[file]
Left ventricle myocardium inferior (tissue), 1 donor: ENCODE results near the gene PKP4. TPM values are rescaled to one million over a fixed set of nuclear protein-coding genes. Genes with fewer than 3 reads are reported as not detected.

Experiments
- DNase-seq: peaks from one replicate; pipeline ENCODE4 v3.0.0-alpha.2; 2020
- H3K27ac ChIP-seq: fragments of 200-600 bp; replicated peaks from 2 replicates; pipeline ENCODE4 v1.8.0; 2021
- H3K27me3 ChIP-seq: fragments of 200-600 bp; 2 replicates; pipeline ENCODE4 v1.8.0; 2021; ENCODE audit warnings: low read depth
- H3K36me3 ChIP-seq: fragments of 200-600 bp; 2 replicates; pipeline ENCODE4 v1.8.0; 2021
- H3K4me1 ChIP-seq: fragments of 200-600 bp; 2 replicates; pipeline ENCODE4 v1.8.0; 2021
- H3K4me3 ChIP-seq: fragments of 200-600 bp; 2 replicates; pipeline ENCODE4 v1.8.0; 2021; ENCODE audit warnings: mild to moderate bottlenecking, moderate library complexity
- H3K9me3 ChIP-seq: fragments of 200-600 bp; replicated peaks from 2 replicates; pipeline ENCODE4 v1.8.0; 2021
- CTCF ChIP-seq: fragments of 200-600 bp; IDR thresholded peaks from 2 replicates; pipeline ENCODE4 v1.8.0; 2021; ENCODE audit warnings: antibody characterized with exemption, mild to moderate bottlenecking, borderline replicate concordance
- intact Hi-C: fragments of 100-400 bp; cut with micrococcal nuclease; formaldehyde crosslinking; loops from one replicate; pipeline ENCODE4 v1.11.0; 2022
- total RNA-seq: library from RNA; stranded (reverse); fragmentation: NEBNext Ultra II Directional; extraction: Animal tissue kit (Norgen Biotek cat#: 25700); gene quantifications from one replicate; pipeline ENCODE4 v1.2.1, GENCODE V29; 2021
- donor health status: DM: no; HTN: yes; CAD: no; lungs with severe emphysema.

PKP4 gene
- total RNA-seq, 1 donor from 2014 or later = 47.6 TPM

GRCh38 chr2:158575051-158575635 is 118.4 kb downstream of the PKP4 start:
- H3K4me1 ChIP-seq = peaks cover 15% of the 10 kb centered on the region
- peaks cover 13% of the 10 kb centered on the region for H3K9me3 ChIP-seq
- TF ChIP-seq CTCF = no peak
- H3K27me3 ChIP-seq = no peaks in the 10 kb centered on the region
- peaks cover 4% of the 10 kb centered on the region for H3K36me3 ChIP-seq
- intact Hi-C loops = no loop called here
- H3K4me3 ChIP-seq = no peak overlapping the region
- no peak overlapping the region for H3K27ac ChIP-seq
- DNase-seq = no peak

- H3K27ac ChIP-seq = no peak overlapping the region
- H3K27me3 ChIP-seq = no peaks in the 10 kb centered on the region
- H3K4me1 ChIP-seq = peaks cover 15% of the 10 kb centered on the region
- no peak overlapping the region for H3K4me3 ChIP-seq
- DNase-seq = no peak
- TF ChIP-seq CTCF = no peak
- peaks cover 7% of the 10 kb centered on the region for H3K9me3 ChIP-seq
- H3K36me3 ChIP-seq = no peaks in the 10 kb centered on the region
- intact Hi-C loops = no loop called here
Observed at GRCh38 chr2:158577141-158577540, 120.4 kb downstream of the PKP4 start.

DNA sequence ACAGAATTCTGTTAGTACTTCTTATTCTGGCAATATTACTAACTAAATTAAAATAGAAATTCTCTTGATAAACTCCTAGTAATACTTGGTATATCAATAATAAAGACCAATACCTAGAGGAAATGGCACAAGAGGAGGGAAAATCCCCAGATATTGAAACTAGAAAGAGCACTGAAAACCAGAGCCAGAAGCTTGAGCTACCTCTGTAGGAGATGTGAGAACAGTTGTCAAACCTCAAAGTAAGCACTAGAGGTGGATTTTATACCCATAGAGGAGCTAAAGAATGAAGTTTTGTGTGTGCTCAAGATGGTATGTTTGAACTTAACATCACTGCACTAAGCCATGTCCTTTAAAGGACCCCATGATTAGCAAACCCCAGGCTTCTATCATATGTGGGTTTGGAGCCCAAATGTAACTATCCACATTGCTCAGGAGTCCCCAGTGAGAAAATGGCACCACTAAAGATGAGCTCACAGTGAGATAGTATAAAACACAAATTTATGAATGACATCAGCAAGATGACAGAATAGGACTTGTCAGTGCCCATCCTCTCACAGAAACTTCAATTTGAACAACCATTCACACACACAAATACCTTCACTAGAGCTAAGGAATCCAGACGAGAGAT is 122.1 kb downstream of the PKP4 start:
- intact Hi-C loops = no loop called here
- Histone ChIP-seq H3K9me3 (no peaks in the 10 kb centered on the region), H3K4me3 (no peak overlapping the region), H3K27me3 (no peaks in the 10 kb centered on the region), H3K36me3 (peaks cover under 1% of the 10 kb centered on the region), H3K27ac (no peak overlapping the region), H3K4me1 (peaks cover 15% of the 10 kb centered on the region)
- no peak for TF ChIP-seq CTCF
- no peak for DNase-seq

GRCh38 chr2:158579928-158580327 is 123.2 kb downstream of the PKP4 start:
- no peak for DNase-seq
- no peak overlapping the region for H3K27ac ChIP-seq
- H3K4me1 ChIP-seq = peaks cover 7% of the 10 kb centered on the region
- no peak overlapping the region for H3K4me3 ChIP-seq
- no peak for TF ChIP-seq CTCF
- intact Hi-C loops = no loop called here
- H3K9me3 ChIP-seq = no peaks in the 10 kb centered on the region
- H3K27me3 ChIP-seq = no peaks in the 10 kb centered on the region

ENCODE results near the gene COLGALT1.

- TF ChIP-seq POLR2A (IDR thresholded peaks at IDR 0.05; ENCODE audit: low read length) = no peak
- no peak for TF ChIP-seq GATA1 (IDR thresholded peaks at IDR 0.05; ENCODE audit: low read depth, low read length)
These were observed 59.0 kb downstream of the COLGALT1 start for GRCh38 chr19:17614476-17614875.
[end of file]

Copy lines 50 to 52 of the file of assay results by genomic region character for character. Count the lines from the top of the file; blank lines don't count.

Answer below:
ENCODE results near the gene COLGALT1.

- TF ChIP-seq POLR2A (IDR thresholded peaks at IDR 0.05; ENCODE audit: low read length) = no peak
- no peak for TF ChIP-seq GATA1 (IDR thresholded peaks at IDR 0.05; ENCODE audit: low read depth, low read length)